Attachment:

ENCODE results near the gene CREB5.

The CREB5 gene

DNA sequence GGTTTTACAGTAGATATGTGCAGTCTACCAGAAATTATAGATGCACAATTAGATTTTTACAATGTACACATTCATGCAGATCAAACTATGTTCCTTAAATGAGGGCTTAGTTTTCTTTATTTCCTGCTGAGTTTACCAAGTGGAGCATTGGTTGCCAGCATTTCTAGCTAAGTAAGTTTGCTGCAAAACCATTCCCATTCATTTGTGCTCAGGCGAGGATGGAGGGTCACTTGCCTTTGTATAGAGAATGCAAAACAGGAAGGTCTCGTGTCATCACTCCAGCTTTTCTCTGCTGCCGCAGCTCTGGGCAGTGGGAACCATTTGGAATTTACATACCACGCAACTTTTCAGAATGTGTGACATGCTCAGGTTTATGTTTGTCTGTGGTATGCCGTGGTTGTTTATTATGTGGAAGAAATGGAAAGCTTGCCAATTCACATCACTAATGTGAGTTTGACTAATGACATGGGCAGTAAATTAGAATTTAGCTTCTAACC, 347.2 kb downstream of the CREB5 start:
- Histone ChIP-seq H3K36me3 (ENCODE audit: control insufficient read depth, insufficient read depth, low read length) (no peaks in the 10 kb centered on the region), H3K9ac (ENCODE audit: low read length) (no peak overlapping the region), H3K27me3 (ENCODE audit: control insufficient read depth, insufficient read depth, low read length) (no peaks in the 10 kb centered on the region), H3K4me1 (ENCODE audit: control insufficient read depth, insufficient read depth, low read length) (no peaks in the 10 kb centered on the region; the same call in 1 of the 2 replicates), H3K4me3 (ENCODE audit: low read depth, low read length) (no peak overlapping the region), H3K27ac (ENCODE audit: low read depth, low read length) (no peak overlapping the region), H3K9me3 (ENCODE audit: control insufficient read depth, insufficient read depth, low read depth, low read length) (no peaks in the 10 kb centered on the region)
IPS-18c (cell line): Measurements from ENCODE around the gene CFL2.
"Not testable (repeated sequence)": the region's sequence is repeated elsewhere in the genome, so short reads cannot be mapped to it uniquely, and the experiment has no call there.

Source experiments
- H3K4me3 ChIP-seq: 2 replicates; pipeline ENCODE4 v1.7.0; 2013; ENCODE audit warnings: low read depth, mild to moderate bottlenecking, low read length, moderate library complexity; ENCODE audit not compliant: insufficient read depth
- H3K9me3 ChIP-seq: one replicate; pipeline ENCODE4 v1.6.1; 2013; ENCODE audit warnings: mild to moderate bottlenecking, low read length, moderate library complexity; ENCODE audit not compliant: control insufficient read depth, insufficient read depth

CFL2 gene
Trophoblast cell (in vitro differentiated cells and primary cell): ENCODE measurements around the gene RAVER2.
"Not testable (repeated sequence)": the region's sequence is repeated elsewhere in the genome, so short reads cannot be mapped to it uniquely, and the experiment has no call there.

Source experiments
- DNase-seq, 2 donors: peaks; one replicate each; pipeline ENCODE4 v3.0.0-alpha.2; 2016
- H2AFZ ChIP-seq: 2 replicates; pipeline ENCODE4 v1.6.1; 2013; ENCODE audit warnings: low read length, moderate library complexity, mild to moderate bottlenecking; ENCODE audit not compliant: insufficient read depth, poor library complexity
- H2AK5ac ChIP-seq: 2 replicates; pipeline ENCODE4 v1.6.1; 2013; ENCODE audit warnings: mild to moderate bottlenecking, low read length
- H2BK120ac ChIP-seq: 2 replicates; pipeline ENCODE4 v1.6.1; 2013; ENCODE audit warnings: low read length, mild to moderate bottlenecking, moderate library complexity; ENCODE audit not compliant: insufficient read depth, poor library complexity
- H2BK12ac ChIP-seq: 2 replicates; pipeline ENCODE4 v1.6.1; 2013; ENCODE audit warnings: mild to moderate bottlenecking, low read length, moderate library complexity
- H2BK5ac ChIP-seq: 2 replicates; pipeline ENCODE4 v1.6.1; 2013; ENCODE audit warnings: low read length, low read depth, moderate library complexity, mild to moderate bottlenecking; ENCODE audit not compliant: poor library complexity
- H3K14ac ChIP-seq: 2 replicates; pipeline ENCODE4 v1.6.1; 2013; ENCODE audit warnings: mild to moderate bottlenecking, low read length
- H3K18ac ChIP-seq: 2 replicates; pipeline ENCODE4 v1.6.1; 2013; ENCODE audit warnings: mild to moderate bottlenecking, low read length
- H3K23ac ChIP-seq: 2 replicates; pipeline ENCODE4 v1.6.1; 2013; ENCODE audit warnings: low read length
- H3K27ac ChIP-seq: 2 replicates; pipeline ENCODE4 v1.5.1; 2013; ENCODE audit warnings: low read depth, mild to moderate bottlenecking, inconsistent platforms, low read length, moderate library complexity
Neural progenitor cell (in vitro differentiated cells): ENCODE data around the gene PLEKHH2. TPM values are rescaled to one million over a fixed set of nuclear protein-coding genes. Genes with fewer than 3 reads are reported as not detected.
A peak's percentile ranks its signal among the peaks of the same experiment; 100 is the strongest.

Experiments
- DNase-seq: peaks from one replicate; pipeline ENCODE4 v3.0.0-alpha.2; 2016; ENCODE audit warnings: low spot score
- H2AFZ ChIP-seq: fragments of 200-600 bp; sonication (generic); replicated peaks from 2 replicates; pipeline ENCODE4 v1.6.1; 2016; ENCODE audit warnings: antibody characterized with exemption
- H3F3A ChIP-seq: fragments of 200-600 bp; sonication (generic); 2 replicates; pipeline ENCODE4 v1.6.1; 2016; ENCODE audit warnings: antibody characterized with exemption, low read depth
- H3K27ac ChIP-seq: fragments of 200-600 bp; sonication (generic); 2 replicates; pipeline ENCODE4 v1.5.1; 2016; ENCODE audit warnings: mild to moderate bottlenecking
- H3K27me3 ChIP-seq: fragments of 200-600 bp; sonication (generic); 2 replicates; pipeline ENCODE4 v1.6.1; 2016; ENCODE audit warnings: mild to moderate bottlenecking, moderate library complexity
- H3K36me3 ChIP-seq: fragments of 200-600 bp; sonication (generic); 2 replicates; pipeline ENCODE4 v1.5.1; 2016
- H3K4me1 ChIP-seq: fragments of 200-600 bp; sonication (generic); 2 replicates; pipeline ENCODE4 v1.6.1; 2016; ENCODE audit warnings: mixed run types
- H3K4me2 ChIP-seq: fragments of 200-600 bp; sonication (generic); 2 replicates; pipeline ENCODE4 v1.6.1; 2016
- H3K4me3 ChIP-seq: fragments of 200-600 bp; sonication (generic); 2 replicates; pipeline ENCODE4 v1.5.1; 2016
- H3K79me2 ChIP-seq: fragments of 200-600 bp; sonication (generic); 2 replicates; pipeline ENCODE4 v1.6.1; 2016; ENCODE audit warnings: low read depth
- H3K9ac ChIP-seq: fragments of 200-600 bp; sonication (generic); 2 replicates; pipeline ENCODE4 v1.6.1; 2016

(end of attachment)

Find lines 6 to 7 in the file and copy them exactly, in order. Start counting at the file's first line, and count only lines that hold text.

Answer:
"Not testable (repeated sequence)": the region's sequence is repeated elsewhere in the genome, so short reads cannot be mapped to it uniquely, and the experiment has no call there.

Source experiments